MELBOURNE • Fallen Grand Slam king Novak Djokovic admitted that opponents now believe he is more vulnerable, following his stunning second-round exit from the Australian Open yesterday.
The 12-time Grand Slam champion crashed out to 117th-ranked Denis Istomin in five sets in the world No. 2's earliest exit from a Major since Wimbledon 2008, when he was beaten by Marat Safin in the second round.
It was the first time in seven years the Serb had even dropped a set in the first week in Melbourne.
He had also lost only once to a player ranked outside the top 100 during the same period, falling to world No. 145 Juan Martin del Potro at the Rio Olympics last year.
The 7-6 (10-8), 5-7, 2-6, 7-6 (7-5), 6-4 loss to Istomin will only raise more questions about Djokovic's ability to stay at the top after dominating tennis for the last six years.
Asked if opponents have started increasingly to believe that he was beatable, Djokovic said: "Sure. They wouldn't be playing against me or any other opponent or any other tournament, for that matter, if they don't believe that they can win.
"They go out and they try their best. Today Denis, surely he was an underdog, but he didn't show any nerves in the big moments.
"Everything came together. It was the right moment for him, the right day. He was better."
Melbourne Park Snippets
STAT OF THE DAY
The only time the 30-year-old Denis Istomin won an ATP Tour title - the Nottingham Open - since turning pro in 2004.
Djokovic's stunning defeat ends a phenomenal run of success in Melbourne where he won six Australian Open titles in six finals.
"We played 41/2 hours. It's just that, you know, it's one of these days when you don't feel that great on the court, don't have much rhythm, and the player you're playing against is feeling the ball very well," he said.
LOSING THE AURA OF DOMINANCE
I sat next to Toni Nadal and (Gunther) Bresnik. We were all bewildered at how absent Novak was.
BORIS BECKER, former world No. 1 who ended a three-year coaching relationship with Djokovic last month, on the Serb's dismal performance.
NO EASY PATH BACK TO THE TOP
(Thursday's defeat) just shows that Novak has absolutely lost his edge, there's no doubt about that. I'd love to see him competing, to be a true No. 2 fighting for that No. 1 spot, but at this rate I don't think we will see that."
PAT CASH, former Australian tennis player, dismissing the possibility of Djokovic regaining his world No. 1 spot.
"I'm not used to losing in the Australian Open second round. Of course, it's disappointing. But at the end of the day I have to accept it."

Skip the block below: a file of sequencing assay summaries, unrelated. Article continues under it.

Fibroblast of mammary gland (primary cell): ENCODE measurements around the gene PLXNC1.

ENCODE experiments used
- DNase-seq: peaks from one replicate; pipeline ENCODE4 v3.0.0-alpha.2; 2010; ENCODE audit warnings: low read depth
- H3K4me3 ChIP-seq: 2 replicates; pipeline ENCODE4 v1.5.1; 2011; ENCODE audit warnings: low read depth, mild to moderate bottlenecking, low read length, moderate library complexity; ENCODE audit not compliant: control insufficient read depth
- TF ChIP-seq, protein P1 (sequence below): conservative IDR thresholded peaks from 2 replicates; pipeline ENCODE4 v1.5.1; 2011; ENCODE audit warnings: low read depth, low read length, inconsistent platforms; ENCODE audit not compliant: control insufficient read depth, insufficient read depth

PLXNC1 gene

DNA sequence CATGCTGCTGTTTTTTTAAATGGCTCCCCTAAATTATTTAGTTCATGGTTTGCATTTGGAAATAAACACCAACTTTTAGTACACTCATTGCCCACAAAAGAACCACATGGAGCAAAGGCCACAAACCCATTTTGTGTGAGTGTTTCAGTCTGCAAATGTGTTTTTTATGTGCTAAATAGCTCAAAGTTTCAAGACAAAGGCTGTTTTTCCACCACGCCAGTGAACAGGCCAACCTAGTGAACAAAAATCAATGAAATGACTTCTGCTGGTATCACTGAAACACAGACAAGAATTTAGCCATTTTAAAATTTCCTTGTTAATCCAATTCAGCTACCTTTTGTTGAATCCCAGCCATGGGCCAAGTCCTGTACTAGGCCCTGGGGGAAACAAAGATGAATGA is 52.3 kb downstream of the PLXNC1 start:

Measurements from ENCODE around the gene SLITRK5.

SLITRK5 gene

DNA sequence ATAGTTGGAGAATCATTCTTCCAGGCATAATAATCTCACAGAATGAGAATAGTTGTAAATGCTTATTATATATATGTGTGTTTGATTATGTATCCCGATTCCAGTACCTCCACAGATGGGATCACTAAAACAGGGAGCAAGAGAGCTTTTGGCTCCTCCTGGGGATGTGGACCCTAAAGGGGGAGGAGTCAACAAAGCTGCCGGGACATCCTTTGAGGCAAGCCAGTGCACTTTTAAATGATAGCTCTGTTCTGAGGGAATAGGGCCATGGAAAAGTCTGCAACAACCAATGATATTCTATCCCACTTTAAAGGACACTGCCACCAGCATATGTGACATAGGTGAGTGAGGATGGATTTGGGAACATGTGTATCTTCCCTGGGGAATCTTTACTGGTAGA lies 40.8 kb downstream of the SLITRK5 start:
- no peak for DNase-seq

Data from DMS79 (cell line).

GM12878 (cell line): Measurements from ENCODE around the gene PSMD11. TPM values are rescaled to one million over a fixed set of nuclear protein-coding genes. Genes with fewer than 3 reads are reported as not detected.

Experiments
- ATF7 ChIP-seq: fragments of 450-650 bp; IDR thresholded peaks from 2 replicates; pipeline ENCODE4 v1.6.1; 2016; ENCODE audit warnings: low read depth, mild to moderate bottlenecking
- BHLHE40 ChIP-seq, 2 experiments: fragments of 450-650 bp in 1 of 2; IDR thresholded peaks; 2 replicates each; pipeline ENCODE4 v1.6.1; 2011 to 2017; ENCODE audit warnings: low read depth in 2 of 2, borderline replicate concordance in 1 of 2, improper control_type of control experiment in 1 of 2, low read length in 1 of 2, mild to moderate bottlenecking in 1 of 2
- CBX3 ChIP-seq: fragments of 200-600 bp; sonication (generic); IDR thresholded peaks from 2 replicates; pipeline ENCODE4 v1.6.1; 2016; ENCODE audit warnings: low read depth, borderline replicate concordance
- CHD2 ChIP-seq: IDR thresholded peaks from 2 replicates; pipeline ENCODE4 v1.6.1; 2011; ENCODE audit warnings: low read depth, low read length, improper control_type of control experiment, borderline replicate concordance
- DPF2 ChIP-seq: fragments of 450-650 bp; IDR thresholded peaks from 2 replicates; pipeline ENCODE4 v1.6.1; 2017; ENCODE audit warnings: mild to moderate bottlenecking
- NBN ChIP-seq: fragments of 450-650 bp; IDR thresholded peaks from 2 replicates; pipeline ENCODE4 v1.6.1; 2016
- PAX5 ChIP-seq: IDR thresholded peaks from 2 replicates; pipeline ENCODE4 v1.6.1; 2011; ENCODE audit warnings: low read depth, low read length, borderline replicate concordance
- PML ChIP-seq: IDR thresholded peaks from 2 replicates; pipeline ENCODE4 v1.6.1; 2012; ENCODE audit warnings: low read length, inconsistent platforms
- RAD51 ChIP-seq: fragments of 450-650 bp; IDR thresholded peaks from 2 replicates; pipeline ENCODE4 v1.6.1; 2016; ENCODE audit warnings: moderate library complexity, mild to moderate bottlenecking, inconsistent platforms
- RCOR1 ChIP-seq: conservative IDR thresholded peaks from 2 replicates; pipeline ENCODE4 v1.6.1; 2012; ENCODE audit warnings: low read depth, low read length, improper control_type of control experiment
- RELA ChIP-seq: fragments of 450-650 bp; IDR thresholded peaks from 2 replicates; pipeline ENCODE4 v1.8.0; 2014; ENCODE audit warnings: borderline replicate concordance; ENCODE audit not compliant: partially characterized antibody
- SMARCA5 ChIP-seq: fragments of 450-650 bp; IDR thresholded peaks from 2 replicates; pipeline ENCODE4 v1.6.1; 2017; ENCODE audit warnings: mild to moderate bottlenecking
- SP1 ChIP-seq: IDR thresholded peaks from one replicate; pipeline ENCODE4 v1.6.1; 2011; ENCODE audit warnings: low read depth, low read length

Djokovic also denied there was any hangover lingering from his breakthrough French Open victory at Roland Garros last June, and the downturn that followed.
He relinquished his Wimbledon and US Open titles and was eliminated in the first round of the Rio Olympics by eventual champion del Potro of Argentina.
"I don't know. I didn't reflect on that at all. I started a new season, a new year, as everybody else. I forgot about it, in a way. It's not affecting me," he added.
"I guess the quality of tennis keeps rising each year. Everybody becomes more professional. I guess they improve. They get better on the court. What can I do? I did try my best till the last shot, but it didn't work."
In contrast, the 30-year-old from Uzbekistan had taken only a single set off Djokovic in five previous meetings.
Yesterday, he produced some of the tennis of his life before saying: "First of all I feel sorry for Novak. I was playing so good today. I mean, I surprised myself also today. I want to thank my team who do a good job and my mum."
Istomin, whose mother Klaudiya Istomina is also his coach, said: "Amazing. So much emotion on my mind so I cannot hold it but I want to say thanks very much for coming to support me.
"It is unreal. It means so much for me, of course, to beat the world No. 2. I just hope it's not only one victory of mine. I'm trying to keep going same way and trying to win some more."
Istomin, who only got into the main draw as the winner of the Asia wildcard play-off, will now play Spanish 30th seed Pablo Carreno Busta in the third round.
He also joked that he saves money by having his mother as his travelling coach, saying: "I don't need to pay the coach extra, you know."
And what did his mother say to him after the match?
"She said, 'Good job'," he smiled.
"I'm not a superstar in Uzbekistan," he admitted. "I've been living in Moscow for 10 years so I don't go too much to Uzbekistan.
"But of course, if I play in Uzbekistan, everybody knows me."
Djokovic gave short shrift to a query about his playing schedule.
"At the moment I just want to go home, spend time with my family, and that's all," he said.
THE GUARDIAN, AGENCE FRANCE-PRESSE, REUTERS
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